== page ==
A gripping story about marginalized citizens navigating a global pandemic.

AT THE END OF EVERYTHING

The Hope Juvenile Treatment Center, run by private corporation Better Futures, is home to 31 young adults and the harsh, abusive officers who guard them.

When yersinia pestis modernis, a new strain of the medieval plague, rips through the country, leaving death and destruction in its wake, the guards at the Hope Center, indifferent to their teenage charges’ fates, abandon their posts. Left to fend for themselves in a world that forgot about them during a crisis, the kids left behind in a remote part of the Ozarks have to learn how and whom to trust and, above all else, what to do in order to survive. When Leah falls ill, Grace, Emerson, and Logan (who is Leah’s twin sister) work together to keep each other safe as best they can despite facing disease and death. Nonbinary Emerson is grappling with their Catholic faith, and neurodiverse Logan rarely speaks, communicating with Leah using their own invented sign language. The beautifully written, lyrical prose enhances this riveting, fast-paced thriller that may hit very close to home for readers struggling through the Covid-19 pandemic. The alternating first-person narratives and interspersed phone call transcripts keep readers close to the action and occasionally will bring them close to tears. Main characters are White; the supporting characters are racially diverse.

A gripping story about marginalized citizens navigating a global pandemic. (content warning, trans support resource, author's note) (Thriller. 14-18)

Pub Date: Jan. 25, 2022

ISBN: 978-1-4926-7315-6

Page Count: 320

Publisher: Sourcebooks Fire

Review Posted Online: Oct. 26, 2021

Kirkus Reviews Issue: Nov. 15, 2021

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Thrill-seekers will be absorbed by this exciting story.

THE GIRL IN THE CASTLE

The lives of two girls named Hannah, living in different centuries on different continents, intersect.

Eighteen-year-old Hannah Dory is an English peasant living a harsh existence in 1347. Hannah Doe is a resident of Belman Psychiatric Hospital in 2023 New York City, brought in after being found on the street experiencing hallucinations and screaming something about a castle. Modern-day Hannah periodically enters a catatonic state, something the staff refer to as her “going to the castle.” Columbia psychology student Jordan Hassan is a new intern at Belman, and his interest is piqued by this girl no one knows much about. He decides to play detective and try to discover her history himself. Meanwhile, in the medieval England storyline, Hannah Dory tries to save her village from starvation by sneaking into the baron’s castle but finds herself swept up in a fight between the new baron and his rival. The book sustains a breakneck pace with short chapters and many cliffhangers that will keep readers’ interest. Patterson’s author’s note includes a list of mental health resources and describes his experience of working as an aide in a psychiatric hospital when he was a teenager. The narrative thoughtfully centers mental illness and touches on complex topics like suicide. Whiteness is the default; Jordan is cued as Muslim.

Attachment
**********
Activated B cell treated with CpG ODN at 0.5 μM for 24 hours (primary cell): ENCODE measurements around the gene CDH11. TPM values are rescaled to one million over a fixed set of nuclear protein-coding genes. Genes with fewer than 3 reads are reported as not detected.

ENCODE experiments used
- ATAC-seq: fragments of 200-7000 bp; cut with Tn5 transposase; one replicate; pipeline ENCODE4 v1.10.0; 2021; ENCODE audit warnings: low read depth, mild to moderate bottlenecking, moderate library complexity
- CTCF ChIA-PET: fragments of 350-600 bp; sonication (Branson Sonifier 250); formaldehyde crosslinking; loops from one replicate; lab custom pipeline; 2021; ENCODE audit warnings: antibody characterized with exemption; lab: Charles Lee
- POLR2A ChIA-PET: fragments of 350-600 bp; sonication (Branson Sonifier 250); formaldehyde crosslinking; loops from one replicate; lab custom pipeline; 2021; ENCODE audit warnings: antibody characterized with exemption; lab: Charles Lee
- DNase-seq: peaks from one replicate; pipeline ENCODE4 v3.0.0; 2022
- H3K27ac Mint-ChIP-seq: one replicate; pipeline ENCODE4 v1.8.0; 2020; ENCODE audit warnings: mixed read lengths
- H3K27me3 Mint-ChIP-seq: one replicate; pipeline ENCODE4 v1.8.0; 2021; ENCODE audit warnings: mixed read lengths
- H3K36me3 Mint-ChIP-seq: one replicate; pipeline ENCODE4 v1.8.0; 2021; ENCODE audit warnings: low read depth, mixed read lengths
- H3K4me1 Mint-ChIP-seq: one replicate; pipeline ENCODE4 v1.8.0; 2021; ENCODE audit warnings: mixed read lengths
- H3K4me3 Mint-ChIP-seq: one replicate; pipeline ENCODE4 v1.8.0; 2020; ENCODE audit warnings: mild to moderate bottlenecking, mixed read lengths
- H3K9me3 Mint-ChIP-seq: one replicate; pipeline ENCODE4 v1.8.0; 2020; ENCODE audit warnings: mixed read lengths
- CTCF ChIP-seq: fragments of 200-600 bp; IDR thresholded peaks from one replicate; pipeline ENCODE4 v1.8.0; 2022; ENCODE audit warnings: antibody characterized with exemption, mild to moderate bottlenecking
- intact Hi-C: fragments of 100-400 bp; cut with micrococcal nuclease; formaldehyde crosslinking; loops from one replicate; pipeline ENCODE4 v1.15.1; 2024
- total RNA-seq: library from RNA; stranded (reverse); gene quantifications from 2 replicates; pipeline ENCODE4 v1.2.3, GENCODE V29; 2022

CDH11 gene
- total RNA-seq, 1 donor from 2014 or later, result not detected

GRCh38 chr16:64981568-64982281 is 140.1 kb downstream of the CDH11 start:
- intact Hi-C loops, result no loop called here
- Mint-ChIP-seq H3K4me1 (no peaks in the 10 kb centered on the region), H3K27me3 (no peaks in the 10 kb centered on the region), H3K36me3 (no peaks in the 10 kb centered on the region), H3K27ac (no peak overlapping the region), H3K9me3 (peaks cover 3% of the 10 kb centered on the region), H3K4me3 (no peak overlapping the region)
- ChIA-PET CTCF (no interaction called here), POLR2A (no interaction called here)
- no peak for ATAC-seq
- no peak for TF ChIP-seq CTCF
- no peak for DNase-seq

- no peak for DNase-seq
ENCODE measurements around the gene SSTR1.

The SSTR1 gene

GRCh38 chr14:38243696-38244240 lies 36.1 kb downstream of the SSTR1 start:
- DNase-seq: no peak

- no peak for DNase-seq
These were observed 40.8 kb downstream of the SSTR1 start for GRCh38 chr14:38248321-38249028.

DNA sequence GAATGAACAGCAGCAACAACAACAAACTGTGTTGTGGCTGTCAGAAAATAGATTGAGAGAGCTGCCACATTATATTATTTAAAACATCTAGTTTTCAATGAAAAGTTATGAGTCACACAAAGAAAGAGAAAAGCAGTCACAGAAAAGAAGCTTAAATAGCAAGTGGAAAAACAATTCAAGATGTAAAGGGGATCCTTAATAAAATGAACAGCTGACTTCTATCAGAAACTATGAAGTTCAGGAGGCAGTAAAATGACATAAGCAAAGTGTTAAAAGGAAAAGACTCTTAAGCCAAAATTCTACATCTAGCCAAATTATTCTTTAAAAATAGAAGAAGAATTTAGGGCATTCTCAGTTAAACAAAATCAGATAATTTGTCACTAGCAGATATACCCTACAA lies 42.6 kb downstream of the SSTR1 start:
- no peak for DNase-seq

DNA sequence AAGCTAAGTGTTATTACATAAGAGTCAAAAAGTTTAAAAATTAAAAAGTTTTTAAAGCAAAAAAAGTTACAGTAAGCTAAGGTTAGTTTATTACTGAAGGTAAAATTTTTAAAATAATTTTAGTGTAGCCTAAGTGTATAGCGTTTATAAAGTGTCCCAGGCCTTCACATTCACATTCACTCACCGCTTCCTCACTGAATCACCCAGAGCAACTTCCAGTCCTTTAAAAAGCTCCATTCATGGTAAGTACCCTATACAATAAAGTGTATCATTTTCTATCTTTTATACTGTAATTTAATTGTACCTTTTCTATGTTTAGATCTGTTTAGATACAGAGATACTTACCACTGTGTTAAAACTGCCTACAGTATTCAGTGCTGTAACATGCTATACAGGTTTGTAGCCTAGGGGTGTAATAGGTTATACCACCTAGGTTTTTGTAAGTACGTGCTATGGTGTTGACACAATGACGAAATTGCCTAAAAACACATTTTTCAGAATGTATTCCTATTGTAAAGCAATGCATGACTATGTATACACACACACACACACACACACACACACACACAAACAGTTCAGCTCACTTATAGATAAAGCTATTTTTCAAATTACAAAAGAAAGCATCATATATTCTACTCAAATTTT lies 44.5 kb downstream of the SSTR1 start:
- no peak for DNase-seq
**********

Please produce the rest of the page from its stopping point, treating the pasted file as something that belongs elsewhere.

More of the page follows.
Thrill-seekers will be absorbed by this exciting story. (Thriller. 14-18)

Pub Date: Sept. 19, 2022

ISBN: 978-0-316-41172-1

Page Count: 368

Publisher: Jimmy Patterson/Little, Brown

Review Posted Online: June 22, 2022

Kirkus Reviews Issue: July 15, 2022

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A thoughtful and thrilling story of life, death, and meaning.

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SCYTHE

From the Arc of a Scythe series , Vol. 1

Two teens train to be society-sanctioned killers in an otherwise immortal world.

On post-mortal Earth, humans live long (if not particularly passionate) lives without fear of disease, aging, or accidents. Operating independently of the governing AI (called the Thunderhead since it evolved from the cloud), scythes rely on 10 commandments, quotas, and their own moral codes to glean the population. After challenging Hon. Scythe Faraday, 16-year-olds Rowan Damisch and Citra Terranova reluctantly become his apprentices. Subjected to killcraft training, exposed to numerous executions, and discouraged from becoming allies or lovers, the two find themselves engaged in a fatal competition but equally determined to fight corruption and cruelty. The vivid and often violent action unfolds slowly, anchored in complex worldbuilding and propelled by political machinations and existential musings. Scythes’ journal entries accompany Rowan’s and Citra’s dual and dueling narratives, revealing both personal struggles and societal problems. The futuristic post–2042 MidMerican world is both dystopia and utopia, free of fear, unexpected death, and blatant racism—multiracial main characters discuss their diverse ethnic percentages rather than purity—but also lacking creativity, emotion, and purpose. Elegant and elegiac, brooding but imbued with gallows humor, Shusterman’s dark tale thrusts realistic, likable teens into a surreal situation and raises deep philosophic questions.

A thoughtful and thrilling story of life, death, and meaning. (Science fiction. 14 & up)

Pub Date: Nov. 29, 2016

ISBN: 978-1-4424-7242-6

Page Count: 448

Publisher: Simon & Schuster

Review Posted Online: July 26, 2016

Kirkus Reviews Issue: Aug. 15, 2016

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